And the initiatives continue. In Canada, the youth-led group STAND Canada has developed a campaign called ‘Stand For The Dead.’ Beginning this month, Canadians will be encouraged to wear t-shirts bearing one Darfuri victim’s name and the group will be showing a film called Darfur. Lori L. Tharps, blogging on My American Meltingpot, came across a different Darfur t-shirt-campaign years ago and at first questioned its effectiveness:
“Throughout the day in New York City, I kept seeing more and more teenagers with Darfur t-shirts on. Like it was a fashion statement. Like supporting Darfur was cool. At first I was amused, then a little perturbed, like ‘did these wealthy White kids have any clue what modern-day genocide really meant?” But then I reasoned, even if they didn't, they were increasing awareness with their simple black & white t-shirts…
…Black teens, White, Asian…I'm seeing a multicultural mix of young people up in arms for not only the victims of Darfur but for people around the world who are suffering, caught in the crossfire of violence. I stumbled onto the website Teens4Peace and was overjoyed to see that American teens have more to care about than MySpace, Ashlee Simpson and the latest iPod manifestation.”
“I received an email from a friend and activist in Nyala Darfur. He works with a group of youth who are trying hard to preserve and nurture Darfur’s musical and cultural heritage. The youth write and perform their own songs and develop theater pieces based on issues their communities care about the most. Some of the pieces are nostalgic and speak of life before armed militias violently displaced them, others are purely entertaining while others are calls for justice, freedom and peace. For war affected youth and their audiences this group is a great forum for expression, community building and healing. My friend asked us to help them start a mini orchestra…Our youth at Long Island City High School decided to support their effort and packed their school’s auditorium last Thursday for a Talent Show fundraiser. From Hip Hop dance performances to an impersonation of Lady Gaga, they put together a 30 act show that raised over $800.”
Other strategies are being used to engage even more youth. A few years ago, a free, online, student-developed video game called Darfur is Dying was released. In the game, players learn about the conflict and must keep their refugee camp functioning despite possible attacks. The game has led to at least 50,000 people taking action to help end the violence. Steve Rothman, blogging on The Social Media Soapbox, critiques the game:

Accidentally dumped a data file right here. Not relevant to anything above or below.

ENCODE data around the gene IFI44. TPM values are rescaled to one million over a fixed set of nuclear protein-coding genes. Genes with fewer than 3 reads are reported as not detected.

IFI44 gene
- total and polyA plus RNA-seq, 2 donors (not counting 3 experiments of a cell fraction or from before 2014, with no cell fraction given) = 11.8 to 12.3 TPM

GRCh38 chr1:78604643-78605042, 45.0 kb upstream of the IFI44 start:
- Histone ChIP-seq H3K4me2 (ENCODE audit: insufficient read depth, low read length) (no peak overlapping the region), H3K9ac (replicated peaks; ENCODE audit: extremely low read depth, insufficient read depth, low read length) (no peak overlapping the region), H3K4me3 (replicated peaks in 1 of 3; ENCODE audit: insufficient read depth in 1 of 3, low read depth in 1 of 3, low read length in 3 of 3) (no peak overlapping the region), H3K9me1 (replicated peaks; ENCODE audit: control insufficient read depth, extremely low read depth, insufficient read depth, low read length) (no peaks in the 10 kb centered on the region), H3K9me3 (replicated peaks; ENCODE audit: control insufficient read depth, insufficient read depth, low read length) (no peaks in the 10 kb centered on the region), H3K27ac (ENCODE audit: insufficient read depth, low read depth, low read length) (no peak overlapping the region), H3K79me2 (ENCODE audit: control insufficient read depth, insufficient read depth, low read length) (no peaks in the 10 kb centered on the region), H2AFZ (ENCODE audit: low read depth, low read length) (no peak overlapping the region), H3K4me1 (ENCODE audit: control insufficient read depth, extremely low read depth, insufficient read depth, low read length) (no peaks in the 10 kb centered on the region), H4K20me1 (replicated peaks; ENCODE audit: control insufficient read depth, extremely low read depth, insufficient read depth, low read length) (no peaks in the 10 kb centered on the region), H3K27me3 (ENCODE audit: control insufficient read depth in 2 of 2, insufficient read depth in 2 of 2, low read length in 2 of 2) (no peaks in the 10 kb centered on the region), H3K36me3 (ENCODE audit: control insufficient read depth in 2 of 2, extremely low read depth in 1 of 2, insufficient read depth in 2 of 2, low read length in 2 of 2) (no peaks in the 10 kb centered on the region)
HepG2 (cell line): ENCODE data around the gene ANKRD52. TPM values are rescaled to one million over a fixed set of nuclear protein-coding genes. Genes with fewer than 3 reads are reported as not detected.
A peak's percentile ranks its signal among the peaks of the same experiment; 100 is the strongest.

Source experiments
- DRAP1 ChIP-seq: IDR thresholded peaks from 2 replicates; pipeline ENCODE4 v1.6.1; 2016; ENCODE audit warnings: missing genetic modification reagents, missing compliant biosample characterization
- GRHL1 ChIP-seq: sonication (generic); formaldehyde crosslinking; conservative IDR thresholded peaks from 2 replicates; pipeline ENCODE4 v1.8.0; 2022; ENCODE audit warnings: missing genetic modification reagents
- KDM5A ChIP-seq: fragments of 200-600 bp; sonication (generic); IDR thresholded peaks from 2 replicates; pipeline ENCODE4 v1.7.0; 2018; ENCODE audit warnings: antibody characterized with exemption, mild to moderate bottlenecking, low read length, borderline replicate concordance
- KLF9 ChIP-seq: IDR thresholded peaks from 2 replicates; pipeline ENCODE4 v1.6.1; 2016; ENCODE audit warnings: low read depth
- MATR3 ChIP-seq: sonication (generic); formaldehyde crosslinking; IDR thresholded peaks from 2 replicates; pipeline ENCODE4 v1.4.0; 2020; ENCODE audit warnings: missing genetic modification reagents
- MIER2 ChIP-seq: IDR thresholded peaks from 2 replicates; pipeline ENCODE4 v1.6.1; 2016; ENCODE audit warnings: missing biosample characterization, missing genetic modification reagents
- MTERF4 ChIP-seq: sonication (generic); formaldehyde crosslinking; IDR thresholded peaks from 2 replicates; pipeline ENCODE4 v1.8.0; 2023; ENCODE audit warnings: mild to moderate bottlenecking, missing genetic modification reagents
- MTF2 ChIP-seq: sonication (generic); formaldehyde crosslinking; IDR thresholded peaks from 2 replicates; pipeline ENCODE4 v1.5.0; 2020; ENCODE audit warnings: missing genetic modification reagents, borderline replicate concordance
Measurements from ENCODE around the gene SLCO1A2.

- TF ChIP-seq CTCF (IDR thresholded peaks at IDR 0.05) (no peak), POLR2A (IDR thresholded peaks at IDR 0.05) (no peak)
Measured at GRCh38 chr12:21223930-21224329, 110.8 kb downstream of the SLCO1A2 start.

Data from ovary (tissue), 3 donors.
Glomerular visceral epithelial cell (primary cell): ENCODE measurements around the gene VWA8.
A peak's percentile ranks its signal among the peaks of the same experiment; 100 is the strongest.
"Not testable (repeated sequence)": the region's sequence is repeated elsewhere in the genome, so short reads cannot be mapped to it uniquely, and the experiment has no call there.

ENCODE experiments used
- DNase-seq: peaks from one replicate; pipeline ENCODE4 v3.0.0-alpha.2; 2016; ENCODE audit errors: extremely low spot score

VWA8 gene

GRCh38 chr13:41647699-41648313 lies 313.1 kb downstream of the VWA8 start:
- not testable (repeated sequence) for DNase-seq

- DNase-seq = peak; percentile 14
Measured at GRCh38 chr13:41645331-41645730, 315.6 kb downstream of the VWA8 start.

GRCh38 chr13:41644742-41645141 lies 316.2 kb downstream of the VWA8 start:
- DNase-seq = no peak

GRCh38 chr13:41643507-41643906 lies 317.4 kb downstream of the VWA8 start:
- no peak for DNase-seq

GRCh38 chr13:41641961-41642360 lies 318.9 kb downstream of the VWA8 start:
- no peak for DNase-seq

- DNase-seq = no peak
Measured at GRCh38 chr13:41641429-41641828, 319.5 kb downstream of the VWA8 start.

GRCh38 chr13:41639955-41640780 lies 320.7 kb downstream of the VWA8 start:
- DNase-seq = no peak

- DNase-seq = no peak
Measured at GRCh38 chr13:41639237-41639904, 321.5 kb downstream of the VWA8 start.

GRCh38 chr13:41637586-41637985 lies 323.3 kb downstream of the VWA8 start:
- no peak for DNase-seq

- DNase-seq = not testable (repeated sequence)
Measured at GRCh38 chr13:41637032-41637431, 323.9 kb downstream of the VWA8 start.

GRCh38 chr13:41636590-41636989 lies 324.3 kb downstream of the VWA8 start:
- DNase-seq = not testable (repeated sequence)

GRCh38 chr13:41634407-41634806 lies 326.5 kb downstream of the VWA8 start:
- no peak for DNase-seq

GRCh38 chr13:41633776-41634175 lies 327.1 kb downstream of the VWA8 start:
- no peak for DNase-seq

“To play the game, you first select from one of several Darfurian avatars, but they are no more than cartoon figures. Perhaps if a fictional profile for each of the figures had been provided, it might have had that effect. I also wondered if transforming such things as foraging for water or hiding from the militia into game objectives could potentially backfire and desensitize people to the plight of Darfurians…
…Nobody will be spending hours playing Darfur is Dying in order to “keep their camp functioning,” the stated goal of the game. But of course that isn’t the point. I imagine the greatest value of this game, and others like it, will be to engage a mass audience of young people in social issues and causes — an audience that is less accessible through more traditional communications channels.”
Whatever the method, Emily Holland found that increased awareness is exactly what some youth in Darfur want. Blogging for the International Rescue Committee, she talked to about 50 young people in a refugee camp. When she asked them, “What is your message to young people your age around the world?,” they said:
“We want them to know about our activities and our problems.
We want them to support us. To understand that we need education and healthcare.
The individuals whom people from outside Darfur are exposed to are not always necessarily from the camps. We want youth from all over the world to see what life is like here. To hear the real story.”